The 13 hotels to be operated by InterContinental Hotels Group (IHG) following the £858m acquisition of the Principal hotel group by French company Foncière des Régions (FDR) from the US-based Starwood Capital Group are likely to be split between three brands.
As well as providing IHG with the opportunity to introduce the luxury boutique brand Kimpton Hotels & Restaurants into the UK for the first time, the deal will also see some of the properties being tagged with either the InterContinental badge or the group's new upscale conversion brand which will be launched in the second half of 2018. IHG will operate the hotels under managed leases, along the same lines of only four other managed hotels leased by IHG across its global portfolio of around 5,300 properties.
IHG has confirmed that the Principal hotels in London (pictured) and Manchester will join Kimpton, along with one of the two Principal hotels in Edinburgh, which is most likely to be the property in Charlotte Square. The Principal Edinburgh George Street may then once again become an InterContinental hotel, having been sold by IHG in 2005.
With two Principal hotels in Glasgow (Grand Central and Blythswood Square), it is expected one will join InterContinental, while the other will become a Kimpton.
Meanwhile the fate of the other hotels in the Principal portfolio in Birmingham (currently under development), Leeds, York, Cardiff and Oxford have also to be decided.
Keith Barr, chief executive of IHG, said: "Bringing Kimpton to such an important market as the UK is a key part of our plans, as is the introduction of our new upscale brand, which will provide an exciting, differentiated offering to both guests and owners."
Separate from the IHG agreement, FDR acquired a 14th site from Starwood Capital Group, the former Martins bank building in Liverpool which was due to be converted into a Principal hotel. It is expected that this property may now be converted into apartments.
The FDR-IHG deal is something of a game-changer in that it heralds a move away from the asset light approach IHG has adopted in recent years. Hotel industry consultant Melvin Gold said: "This represents a real departure from IHG using their balance sheet strength to launch the Kimpton brand and another brand in the UK and fuel the growth of existing brands in their UK portfolio."
IHG will pay rent of £48m per annum from 2021, with inflationary increases thereafter. If bottom line profit does not provide the required £48m, then IHG will have to make up the shortfall by up to £16m in any one year or £48m cumulatively. This has a balance sheet impact for IHG and the hotels will sit within the 'owned and leased' part of the portfolio which had been reduced to just four hotels prior to this transaction. IHG will also earn license/franchise fees, but apparently will also be liable for property taxes, insurance and future maintenance capital expenditure.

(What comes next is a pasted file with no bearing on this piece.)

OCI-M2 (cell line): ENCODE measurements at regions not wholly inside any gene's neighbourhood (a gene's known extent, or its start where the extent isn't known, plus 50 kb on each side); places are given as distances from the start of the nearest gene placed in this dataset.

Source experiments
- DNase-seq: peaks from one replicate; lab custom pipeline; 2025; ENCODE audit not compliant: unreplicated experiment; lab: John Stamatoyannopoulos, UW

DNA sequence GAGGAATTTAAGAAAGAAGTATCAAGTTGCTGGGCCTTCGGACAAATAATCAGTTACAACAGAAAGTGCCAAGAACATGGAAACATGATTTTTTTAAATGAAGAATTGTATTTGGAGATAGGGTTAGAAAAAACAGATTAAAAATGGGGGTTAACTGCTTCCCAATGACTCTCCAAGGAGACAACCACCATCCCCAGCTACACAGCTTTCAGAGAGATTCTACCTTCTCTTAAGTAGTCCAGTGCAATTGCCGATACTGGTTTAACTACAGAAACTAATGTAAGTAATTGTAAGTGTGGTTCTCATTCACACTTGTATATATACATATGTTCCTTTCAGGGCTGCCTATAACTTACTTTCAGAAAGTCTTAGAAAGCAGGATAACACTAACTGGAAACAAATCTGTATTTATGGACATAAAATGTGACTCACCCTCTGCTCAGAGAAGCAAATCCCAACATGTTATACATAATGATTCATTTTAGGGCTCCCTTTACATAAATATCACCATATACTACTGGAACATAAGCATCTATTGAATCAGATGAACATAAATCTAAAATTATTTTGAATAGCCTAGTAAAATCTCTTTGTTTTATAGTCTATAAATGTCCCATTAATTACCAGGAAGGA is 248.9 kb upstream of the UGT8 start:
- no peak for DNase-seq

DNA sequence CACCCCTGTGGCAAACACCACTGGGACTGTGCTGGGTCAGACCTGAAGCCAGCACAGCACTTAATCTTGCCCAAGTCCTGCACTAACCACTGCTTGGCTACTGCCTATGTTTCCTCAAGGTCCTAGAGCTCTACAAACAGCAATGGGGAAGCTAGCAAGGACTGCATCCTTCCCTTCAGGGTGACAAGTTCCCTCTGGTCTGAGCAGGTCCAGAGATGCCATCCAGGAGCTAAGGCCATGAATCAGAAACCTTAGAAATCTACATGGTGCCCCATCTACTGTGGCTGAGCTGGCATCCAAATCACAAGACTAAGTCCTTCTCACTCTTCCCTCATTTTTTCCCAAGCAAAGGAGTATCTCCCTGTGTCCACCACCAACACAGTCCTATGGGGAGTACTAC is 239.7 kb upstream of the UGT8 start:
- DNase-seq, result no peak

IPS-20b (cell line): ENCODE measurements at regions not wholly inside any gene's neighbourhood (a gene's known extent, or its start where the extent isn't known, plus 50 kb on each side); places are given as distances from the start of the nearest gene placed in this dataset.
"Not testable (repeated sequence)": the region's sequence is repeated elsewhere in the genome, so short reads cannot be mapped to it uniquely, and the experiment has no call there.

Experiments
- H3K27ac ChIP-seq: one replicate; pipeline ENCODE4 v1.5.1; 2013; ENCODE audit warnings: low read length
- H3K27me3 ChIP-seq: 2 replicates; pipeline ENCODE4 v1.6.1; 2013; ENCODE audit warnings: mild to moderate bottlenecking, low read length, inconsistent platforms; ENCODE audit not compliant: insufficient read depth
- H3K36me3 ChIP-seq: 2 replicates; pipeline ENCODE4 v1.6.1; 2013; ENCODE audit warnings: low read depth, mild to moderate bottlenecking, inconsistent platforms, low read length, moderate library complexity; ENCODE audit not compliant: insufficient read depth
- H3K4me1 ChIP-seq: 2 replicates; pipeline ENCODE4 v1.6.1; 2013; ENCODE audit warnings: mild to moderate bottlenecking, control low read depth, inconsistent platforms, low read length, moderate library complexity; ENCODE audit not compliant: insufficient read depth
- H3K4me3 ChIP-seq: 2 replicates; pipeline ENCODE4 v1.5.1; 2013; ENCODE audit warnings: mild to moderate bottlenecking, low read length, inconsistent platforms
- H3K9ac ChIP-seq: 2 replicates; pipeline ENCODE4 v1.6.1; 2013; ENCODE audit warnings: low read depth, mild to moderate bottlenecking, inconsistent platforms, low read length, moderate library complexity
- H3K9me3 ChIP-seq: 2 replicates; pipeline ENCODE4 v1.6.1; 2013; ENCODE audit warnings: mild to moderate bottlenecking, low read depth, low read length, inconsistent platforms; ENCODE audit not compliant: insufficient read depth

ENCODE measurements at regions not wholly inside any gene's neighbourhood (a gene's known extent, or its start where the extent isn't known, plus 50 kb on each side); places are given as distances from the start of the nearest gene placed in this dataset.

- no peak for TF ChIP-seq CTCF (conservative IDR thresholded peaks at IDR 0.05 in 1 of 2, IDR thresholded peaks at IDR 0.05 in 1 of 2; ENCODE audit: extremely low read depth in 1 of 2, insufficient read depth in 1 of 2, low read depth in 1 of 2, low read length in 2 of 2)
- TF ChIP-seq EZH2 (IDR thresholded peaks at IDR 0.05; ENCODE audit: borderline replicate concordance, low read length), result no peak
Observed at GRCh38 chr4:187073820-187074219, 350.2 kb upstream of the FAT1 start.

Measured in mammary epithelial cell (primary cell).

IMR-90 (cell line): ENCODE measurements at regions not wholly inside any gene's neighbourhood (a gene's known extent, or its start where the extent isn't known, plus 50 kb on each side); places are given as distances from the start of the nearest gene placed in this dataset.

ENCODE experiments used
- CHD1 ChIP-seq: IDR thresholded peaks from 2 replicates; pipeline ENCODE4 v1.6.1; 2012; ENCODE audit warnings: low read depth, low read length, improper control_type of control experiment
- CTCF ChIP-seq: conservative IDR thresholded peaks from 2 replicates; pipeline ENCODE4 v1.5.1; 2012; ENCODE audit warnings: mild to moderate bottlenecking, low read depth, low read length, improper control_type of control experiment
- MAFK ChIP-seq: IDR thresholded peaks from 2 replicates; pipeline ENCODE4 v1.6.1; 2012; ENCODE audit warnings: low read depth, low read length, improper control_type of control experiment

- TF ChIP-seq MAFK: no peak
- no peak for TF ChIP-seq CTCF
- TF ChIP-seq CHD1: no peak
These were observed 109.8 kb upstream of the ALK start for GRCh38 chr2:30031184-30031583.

A spokesperson for IHG said that while the company does not now use the lease model widely - preferring to manage hotels on behalf of owners or franchise brands to third parties - the transaction was still considered to be consistent with the group's asset light policy.
The deal will also mark the disappearance of the Principal name, which was announced with great fanfare in November 2016 as a new brand of iconic city centre lifestyle hotels created by Starwood Capital Group from a disparate collection of properties it had acquired over the previous three years. Starwood consolidated the hotels brought from Principal Hayley, Four Pillars, De Vere and the Townhouse Collection into Principal and the De Vere collection of country house properties, under the Principal Hotel Company, while selling off a further 21 hotels. The American private investment firm is now looking for a new owner for the remaining 13 De Vere hotels.
Cody Bradshaw, managing director and head of European hotel for Starwood Capital Group, described the sale to FDR as "a major milestone in our remarkable journey with the Principal Hotel Company. As long-term institutional investors, FDR are an extraordinary custodian of real estate and we could not be more thrilled to pass them this iconic collection of assets." It is believed that Starwood invested around £182m in the Principal portfolio over a period of four years.
David Taylor, who headed up Principal as chief operating officer, will now join IHG at UK vice-president operations to oversee the integration of the hotels into their new brands.
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